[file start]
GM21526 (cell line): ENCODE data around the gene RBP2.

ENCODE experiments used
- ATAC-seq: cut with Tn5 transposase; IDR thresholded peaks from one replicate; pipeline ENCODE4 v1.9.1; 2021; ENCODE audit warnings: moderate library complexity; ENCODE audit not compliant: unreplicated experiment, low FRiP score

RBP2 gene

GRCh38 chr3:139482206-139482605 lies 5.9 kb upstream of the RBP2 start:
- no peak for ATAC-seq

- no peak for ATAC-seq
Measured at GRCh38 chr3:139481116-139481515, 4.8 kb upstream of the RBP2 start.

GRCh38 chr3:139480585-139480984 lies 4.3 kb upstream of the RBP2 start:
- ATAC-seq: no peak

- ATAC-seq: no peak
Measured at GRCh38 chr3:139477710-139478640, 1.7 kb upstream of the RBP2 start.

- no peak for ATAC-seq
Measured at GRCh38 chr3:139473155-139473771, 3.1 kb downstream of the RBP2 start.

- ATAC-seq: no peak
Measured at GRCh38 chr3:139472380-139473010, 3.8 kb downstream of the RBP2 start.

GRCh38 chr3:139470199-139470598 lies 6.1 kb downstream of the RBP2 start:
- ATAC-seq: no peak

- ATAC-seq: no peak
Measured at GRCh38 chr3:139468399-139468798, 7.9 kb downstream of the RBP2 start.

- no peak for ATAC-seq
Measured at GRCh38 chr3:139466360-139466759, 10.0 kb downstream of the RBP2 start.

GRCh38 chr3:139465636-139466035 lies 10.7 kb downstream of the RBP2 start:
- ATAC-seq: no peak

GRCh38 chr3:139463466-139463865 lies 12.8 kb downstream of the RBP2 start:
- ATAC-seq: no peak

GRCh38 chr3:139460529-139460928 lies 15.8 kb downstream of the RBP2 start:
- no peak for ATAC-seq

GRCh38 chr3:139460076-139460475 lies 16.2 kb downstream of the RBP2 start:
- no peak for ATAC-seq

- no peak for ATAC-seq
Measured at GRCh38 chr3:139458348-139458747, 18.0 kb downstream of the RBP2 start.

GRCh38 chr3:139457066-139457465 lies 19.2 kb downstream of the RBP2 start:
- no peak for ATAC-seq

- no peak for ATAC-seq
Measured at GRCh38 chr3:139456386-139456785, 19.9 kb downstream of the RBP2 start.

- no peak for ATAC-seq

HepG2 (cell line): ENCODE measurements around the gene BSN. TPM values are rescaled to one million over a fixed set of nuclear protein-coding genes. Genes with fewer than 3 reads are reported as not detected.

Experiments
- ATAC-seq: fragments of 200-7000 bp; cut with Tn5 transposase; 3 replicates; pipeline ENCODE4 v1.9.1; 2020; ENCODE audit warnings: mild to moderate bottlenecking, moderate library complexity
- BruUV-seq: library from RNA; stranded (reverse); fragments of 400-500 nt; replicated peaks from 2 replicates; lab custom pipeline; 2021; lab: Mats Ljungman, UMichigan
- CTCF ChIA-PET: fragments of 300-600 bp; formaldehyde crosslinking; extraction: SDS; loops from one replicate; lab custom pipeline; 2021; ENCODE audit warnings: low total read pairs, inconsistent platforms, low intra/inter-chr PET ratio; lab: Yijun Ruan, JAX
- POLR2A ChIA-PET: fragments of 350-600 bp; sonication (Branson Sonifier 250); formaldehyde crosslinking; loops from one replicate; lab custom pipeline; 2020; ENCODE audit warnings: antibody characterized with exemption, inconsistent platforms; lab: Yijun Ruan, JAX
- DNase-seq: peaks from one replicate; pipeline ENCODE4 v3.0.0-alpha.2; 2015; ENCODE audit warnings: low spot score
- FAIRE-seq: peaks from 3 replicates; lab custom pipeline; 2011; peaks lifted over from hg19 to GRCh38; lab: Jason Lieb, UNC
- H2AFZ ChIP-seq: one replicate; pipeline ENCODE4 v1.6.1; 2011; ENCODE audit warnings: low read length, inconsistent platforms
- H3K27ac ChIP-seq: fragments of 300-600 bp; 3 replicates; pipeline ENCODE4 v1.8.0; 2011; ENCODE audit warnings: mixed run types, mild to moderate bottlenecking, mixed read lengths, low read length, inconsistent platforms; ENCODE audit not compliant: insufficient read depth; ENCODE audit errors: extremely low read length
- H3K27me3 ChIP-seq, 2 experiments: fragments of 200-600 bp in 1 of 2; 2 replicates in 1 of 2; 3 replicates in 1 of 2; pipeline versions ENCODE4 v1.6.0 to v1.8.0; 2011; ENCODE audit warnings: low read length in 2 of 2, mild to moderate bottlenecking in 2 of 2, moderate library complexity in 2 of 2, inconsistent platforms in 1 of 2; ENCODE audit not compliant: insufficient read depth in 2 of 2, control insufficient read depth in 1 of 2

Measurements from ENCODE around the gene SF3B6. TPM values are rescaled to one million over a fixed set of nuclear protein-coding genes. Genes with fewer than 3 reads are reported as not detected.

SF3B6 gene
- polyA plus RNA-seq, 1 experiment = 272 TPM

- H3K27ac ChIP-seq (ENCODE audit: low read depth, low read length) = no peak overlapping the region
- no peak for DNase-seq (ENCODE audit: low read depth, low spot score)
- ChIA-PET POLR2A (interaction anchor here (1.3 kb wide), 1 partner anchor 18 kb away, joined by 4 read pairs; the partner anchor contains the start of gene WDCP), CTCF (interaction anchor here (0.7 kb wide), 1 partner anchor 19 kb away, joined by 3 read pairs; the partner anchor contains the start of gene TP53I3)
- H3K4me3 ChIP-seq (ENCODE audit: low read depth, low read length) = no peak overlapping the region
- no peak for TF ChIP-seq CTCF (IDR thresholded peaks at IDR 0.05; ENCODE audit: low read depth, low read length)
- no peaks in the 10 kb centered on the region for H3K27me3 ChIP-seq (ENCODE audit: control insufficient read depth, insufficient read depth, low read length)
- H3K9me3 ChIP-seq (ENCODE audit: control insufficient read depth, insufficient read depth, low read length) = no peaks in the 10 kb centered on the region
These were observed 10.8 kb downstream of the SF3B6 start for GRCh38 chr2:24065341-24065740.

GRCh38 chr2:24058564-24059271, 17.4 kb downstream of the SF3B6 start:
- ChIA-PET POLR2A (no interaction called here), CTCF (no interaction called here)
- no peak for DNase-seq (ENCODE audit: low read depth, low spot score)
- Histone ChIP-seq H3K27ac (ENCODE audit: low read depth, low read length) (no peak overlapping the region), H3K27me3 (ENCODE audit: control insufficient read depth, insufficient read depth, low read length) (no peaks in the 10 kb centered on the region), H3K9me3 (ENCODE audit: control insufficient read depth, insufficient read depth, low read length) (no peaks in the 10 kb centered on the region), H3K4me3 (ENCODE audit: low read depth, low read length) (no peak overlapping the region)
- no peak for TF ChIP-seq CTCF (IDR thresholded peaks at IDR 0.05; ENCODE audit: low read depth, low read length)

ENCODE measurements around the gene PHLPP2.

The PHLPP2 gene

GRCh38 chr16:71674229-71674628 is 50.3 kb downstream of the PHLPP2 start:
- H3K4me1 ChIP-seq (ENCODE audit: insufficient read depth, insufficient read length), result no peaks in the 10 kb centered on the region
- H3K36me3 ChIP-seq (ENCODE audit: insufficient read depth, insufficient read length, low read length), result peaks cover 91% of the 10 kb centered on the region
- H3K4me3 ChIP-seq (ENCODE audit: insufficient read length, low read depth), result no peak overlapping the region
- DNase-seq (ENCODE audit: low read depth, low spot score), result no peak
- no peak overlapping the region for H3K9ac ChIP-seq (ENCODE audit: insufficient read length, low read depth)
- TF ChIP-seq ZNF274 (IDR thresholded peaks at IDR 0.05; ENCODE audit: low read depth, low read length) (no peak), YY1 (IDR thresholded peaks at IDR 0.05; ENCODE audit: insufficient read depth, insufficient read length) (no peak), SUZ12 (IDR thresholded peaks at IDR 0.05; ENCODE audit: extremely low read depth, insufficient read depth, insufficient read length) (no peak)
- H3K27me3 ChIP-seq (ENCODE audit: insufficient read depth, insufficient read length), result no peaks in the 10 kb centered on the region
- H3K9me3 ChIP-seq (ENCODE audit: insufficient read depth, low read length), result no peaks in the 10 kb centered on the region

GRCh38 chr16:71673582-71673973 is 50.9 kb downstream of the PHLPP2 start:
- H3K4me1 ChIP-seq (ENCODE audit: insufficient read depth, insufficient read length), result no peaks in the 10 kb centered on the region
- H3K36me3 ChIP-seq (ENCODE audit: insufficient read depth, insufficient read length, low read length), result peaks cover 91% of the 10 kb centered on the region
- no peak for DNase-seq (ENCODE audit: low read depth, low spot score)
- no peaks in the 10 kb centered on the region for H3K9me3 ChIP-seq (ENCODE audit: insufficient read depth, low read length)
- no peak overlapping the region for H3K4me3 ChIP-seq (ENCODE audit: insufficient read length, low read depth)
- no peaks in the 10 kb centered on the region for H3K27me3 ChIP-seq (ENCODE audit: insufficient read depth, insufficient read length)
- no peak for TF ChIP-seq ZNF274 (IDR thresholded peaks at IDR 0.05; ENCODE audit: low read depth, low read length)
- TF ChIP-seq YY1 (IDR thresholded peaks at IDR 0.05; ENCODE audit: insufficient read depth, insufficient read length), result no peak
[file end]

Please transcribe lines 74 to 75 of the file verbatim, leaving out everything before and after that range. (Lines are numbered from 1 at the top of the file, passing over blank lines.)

- H3K27me3 ChIP-seq (ENCODE audit: insufficient read depth, insufficient read length), result no peaks in the 10 kb centered on the region
- H3K9me3 ChIP-seq (ENCODE audit: insufficient read depth, low read length), result no peaks in the 10 kb centered on the region